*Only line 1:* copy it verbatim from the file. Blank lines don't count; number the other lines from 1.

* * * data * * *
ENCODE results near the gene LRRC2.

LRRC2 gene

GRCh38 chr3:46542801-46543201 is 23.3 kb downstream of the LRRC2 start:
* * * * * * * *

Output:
ENCODE results near the gene LRRC2.